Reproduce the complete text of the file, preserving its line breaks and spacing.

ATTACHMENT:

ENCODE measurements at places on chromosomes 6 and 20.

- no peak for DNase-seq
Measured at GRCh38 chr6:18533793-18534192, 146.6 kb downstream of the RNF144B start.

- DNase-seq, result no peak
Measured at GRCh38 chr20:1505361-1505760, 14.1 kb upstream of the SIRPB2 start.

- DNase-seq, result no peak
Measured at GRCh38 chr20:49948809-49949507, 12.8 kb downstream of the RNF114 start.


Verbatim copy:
ENCODE measurements at places on chromosomes 6 and 20.

- no peak for DNase-seq
Measured at GRCh38 chr6:18533793-18534192, 146.6 kb downstream of the RNF144B start.

- DNase-seq, result no peak
Measured at GRCh38 chr20:1505361-1505760, 14.1 kb upstream of the SIRPB2 start.

- DNase-seq, result no peak
Measured at GRCh38 chr20:49948809-49949507, 12.8 kb downstream of the RNF114 start.